Redesigned for 2004 – a move which won it more than 30 awards, including Truck of the Year from the Automobile Journalists of Canada – the best selling F-150 motors into 2005 with minimal changes. There’s a new 4.2-litre V6 with electronic throttle control and manual transmission, an entry-level Work Truck Group package, Occupant Position Sensing technology for the front air bag, and a new $50,685 Lariat King Ranch edition.

The F-150 offers the widest variety of body configurations in the industry: there are three cab choices (regular cab, SuperCab and SuperCrew), three box lengths (the 5.5-foot on the SuperCrew, and 6.5- or 8-foot box on the other two), two box styles (Styleside and Flareside), and five trim series (XL, STX, XLT, FX4 and Lariat).

All F-150s have four doors, of sorts. The regular cab has opening access panels; the SuperCab has larger rear “suicide” doors that can be opened and closed only when the front doors are open; and the SuperCrew has independent front and rear doors.

There are three engines available: the new 4.2-litre V6, 4.6-litre Triton V8, and 5.4-litre Triton V8. The V6 is limited to the regular cab line; the 4.6 is optional on the regular cab and standard on most SuperCab levels; the 5.4 is standard on the upper lines, but can be optioned even on the lowest-line regular cab, making for a powerful worker that isn’t gussied up with a fancy interior that’ll just get ruined on a job site.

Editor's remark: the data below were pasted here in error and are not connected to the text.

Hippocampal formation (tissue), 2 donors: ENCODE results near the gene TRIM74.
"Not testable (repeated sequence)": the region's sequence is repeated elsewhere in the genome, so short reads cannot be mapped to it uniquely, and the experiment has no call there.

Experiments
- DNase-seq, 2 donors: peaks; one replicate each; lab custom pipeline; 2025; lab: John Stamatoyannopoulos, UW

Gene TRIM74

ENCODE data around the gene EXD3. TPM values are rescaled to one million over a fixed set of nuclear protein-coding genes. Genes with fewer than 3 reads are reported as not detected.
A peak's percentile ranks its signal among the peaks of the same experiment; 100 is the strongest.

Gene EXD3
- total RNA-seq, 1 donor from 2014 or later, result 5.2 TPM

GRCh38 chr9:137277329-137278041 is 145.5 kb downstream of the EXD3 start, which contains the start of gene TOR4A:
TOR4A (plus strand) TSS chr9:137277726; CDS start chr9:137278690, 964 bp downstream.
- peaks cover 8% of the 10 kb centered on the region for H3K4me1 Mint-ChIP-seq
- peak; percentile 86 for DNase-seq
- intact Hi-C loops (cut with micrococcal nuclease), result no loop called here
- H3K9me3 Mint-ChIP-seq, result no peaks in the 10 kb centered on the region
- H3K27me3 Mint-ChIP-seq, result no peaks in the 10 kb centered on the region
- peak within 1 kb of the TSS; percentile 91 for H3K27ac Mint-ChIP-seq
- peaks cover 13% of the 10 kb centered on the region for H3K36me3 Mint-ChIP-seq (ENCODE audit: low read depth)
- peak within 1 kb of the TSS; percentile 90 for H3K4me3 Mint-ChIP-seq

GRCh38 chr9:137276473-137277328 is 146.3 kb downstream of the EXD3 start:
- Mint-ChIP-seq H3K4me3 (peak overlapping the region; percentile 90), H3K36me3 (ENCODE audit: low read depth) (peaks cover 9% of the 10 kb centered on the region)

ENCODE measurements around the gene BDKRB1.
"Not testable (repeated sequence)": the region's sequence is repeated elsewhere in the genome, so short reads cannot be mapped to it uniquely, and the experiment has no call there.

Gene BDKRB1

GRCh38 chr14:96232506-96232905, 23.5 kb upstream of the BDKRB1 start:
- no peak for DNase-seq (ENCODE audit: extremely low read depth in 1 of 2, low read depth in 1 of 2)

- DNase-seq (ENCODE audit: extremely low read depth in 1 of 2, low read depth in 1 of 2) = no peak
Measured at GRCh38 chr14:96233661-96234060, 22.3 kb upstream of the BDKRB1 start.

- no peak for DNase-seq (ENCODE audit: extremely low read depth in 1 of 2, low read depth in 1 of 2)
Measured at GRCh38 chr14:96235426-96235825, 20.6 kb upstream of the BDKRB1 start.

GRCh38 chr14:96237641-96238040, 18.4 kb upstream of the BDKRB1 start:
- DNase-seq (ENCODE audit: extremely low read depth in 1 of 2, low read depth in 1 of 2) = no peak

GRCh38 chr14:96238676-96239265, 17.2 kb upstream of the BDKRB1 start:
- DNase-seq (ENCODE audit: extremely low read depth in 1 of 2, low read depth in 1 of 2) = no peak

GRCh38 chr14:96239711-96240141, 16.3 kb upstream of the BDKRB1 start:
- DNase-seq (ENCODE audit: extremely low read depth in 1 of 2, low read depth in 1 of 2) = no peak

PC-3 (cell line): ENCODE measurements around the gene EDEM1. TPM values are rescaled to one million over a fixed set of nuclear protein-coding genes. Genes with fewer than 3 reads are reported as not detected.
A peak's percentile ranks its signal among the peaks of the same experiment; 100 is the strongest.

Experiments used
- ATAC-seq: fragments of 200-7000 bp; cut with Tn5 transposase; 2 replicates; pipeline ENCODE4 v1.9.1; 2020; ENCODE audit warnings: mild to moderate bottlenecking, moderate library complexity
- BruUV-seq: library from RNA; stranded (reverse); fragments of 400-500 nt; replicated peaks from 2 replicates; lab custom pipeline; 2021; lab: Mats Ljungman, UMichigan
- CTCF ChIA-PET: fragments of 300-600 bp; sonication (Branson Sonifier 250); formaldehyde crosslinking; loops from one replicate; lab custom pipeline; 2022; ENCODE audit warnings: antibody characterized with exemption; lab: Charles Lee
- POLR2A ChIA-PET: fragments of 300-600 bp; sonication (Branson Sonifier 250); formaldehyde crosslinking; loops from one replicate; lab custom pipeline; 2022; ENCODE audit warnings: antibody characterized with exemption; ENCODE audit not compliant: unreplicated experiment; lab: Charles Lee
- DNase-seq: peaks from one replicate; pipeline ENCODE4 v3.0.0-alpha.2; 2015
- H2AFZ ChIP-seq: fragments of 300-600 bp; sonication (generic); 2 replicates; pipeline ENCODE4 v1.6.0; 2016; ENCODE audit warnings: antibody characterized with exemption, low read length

There are also two four-wheel-drive configurations; both are shift-on-the-fly, with mechanical shift on the lower end and electronic on the upper line.

The F-150 is Canada’s best-selling pickup truck, and it’s easy to see why: it’s powerful but well-mannered, tough yet refined, it earns high ratings in crash tests, and it handles as well or better than any of its competition.

The V6 allows for an inexpensive buy-in, but it lacks the power to push this much sheet metal around effectively, and uses as much fuel as the smaller V8. The Nissan Titan’s 5.6-litre V8 is 305 hp to the Ford’s 300 hp 5.4-litre, and in base King Cab-to-Supercab comparison is cheaper, but with a much smaller maximum payload.

The F-150 is built in Dearborn, Michigan; Norfolk, Virginia; and Kansas City, Missouri.

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